Ex-Legislator Talks About His Addiction


Poncho Nevárez | Image by FOX 4

A former Texas lawmaker recently told his story of overcoming drug addiction after a 2019 arrest at an airport.

Poncho Nevárez, a Democrat from Eagle Pass who was then serving in the Texas House, was caught on surveillance footage dropping an envelope that contained four baggies of cocaine as he was leaving Austin-Bergstrom International Airport, according to an affidavit.

He faced a charge of third-degree felony possession of a controlled substance, which carries a maximum penalty of 10 years in state prison.

Nevárez turned himself in to authorities on the felony drug charge but was released after posting his bond of $10,000, according to The Texas Tribune.

He confirmed to the media that he was guilty of the charges and announced that he would not seek re-election the following year, reported the Austin American-Statesman.

The charges were eventually dropped, according to Texas Public Radio.

“I do not have anyone to blame but myself,” said Nevárez in a statement. “In a weird way, I am grateful. Grief and addiction were consuming me, but oddly enough, I feel better now than I have in a long time, and I mean that.”

Nevárez explained his compulsion and drug addiction at the time to The Houston Chronicle, saying that he did not feel he had a choice at times.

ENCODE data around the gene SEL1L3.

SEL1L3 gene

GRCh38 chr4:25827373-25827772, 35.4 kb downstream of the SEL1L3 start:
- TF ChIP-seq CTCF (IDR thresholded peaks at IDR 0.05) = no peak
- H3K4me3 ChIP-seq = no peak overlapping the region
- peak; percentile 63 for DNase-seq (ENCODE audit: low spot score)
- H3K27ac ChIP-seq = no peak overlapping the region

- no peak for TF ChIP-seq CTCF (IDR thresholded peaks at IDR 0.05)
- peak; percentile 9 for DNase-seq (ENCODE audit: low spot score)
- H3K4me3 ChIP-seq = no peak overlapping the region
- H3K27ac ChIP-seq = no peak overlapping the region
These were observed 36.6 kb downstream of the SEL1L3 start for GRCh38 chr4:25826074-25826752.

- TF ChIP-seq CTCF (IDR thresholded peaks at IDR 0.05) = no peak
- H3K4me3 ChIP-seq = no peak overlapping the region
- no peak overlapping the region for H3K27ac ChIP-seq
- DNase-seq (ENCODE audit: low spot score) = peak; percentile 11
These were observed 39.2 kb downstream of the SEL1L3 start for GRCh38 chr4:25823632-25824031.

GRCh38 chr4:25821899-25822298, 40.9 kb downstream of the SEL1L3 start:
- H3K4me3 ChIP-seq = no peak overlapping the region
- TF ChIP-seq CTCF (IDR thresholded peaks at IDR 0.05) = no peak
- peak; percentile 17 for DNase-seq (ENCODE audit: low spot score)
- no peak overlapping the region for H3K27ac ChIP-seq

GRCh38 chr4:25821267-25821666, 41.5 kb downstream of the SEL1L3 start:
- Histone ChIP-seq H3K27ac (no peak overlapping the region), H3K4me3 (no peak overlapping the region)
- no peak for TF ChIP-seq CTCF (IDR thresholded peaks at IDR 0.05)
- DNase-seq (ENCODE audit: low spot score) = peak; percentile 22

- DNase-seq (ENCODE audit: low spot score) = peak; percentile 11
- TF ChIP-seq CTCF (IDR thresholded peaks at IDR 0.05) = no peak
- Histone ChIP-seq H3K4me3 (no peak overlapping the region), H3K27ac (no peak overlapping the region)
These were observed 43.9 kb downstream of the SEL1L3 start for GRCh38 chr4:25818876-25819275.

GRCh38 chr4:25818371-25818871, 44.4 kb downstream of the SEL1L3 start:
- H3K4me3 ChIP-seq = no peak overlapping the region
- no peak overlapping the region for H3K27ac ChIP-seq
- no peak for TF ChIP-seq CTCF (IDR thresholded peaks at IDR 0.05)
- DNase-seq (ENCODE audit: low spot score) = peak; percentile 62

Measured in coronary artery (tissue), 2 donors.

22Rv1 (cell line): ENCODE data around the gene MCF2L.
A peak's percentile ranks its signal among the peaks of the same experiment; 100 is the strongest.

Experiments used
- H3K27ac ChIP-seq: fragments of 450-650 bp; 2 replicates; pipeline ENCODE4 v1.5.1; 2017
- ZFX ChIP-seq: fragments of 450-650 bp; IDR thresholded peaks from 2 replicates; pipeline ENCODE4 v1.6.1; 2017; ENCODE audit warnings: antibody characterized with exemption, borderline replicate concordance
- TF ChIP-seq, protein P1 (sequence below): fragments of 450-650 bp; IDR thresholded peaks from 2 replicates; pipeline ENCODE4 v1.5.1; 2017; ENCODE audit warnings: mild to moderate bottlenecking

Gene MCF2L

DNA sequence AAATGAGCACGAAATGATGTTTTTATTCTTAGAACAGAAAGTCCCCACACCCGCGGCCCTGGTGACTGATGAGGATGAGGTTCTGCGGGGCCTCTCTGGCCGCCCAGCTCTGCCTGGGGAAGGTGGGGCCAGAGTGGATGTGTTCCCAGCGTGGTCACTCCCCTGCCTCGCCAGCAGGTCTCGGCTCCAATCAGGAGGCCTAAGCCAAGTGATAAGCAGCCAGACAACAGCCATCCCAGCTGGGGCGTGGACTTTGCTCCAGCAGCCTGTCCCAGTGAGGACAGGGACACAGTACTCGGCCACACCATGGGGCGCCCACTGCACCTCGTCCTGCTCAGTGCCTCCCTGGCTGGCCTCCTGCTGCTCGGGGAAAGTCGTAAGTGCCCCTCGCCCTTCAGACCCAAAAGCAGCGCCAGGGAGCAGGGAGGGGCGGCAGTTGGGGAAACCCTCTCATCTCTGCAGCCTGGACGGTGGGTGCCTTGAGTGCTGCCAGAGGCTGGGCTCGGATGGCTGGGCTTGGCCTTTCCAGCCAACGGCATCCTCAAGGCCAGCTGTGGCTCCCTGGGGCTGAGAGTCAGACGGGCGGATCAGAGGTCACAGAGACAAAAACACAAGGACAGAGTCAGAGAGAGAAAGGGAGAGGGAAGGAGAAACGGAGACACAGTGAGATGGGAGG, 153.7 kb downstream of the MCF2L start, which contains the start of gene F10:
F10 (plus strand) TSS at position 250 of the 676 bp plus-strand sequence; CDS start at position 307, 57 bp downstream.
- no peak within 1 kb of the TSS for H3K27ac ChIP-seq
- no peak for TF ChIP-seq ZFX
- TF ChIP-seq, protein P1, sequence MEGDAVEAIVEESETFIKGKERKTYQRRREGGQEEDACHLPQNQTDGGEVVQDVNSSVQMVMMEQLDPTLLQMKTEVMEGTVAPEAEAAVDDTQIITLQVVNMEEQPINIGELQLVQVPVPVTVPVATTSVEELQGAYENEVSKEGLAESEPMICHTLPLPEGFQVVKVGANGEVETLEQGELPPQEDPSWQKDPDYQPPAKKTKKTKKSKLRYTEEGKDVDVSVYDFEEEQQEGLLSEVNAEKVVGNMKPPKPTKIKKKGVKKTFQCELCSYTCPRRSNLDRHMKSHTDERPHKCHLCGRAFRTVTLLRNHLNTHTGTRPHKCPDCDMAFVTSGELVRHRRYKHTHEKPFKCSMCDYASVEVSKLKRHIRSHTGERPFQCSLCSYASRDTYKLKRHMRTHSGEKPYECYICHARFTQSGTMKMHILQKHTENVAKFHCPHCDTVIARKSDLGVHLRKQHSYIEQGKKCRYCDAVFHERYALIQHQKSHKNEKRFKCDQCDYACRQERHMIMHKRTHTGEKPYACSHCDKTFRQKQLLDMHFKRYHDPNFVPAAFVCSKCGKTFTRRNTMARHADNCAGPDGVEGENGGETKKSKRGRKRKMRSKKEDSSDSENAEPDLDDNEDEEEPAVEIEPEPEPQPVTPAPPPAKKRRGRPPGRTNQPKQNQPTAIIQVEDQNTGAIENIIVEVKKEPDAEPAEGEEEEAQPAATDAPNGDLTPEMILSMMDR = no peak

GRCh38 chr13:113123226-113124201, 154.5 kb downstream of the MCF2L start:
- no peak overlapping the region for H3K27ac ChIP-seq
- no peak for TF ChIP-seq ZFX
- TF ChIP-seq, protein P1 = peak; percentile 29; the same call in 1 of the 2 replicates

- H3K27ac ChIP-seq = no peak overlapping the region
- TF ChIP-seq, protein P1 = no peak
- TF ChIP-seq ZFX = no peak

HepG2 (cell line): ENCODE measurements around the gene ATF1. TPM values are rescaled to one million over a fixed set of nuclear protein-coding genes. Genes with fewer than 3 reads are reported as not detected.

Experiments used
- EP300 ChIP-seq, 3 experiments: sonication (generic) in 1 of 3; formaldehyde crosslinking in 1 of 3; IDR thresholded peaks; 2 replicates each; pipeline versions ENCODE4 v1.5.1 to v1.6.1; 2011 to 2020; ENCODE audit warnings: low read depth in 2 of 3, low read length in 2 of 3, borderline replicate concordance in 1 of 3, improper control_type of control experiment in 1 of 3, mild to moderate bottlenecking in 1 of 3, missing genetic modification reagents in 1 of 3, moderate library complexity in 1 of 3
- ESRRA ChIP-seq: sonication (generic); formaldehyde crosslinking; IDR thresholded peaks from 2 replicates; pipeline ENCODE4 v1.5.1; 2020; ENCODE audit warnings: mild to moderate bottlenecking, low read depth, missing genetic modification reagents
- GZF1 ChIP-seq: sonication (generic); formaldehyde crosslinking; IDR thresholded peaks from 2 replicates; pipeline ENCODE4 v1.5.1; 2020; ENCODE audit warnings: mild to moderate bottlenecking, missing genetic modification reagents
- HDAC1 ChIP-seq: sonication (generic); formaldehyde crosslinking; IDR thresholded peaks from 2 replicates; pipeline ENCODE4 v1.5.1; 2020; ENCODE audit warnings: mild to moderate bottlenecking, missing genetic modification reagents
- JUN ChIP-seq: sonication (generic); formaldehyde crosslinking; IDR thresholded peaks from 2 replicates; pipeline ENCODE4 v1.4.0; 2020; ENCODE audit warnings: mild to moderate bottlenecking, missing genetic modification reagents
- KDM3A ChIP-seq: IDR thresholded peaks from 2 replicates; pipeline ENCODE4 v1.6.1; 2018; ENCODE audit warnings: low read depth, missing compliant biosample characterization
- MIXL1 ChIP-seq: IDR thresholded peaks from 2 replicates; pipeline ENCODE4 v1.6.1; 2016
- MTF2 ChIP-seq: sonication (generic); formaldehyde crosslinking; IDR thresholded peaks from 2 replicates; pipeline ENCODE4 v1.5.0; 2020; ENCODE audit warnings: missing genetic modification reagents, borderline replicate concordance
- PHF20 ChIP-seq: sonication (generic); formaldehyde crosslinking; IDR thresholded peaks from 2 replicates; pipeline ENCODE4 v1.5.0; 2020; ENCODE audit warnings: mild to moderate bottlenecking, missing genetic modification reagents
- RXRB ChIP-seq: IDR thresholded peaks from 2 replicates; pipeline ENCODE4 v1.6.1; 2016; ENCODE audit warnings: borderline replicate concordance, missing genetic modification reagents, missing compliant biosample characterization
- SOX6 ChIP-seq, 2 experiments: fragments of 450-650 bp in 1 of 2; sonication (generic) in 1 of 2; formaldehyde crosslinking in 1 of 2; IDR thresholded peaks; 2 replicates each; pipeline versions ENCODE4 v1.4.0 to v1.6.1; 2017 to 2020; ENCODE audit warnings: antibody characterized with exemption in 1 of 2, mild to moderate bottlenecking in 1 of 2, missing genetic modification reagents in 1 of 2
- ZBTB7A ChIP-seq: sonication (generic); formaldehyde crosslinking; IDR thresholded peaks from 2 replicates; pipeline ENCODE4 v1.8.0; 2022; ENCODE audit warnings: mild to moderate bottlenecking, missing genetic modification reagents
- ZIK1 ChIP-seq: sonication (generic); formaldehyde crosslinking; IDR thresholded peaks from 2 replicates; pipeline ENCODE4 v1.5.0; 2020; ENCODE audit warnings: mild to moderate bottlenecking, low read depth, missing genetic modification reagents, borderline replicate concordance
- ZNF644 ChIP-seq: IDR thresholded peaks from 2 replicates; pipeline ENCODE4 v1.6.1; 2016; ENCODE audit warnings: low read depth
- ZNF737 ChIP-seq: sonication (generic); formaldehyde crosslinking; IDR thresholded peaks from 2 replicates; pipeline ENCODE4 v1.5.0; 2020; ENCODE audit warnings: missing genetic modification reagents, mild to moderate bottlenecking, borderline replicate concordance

“There’s a part of you that’s dominated by the disease that tells you that whatever the risk is, it’s worth it,” said Nevárez.

The former representative attributed his will to recover from addiction in part to his children.

Nevárez recounted taking his son to school weeks before his confession to prosecutors, during which time he was still drinking and using drugs.

His son noticed his disposition and said Nevárez appeared sad. The boy offered his father his fruit snacks to make him feel better.

This innocent offer, Nevárez said, made him more aware of his actions and how they affected his loved ones and those around him.

“It broke me,” said Nevárez. “I didn’t just need to change. Now I wanted to. … I just kind of intuitively felt that If I tried to defend it, or if I tried to make it go away, I wasn’t going to survive it, and I’m not talking about the fallout. I’m talking about living.”

Nevárez also said that his work at the capitol in Austin had become unsatisfying because of the cut-throat political culture. This feeling was only compounded by the grief he had been dealing with after losing two loved ones, he shared.

“I don’t want people to think that I have a grudge against the place because I don’t,” Nevárez said. “It’s a wonderful place. And it can be wonderful and terrible all at once. All of that was me, not the place. And I think that place will change anyone. It’s just what you let it do to you.”

Nevárez is now more than three years into recovery. He continues to go to support meetings but is also back to practicing law and recently started a band.

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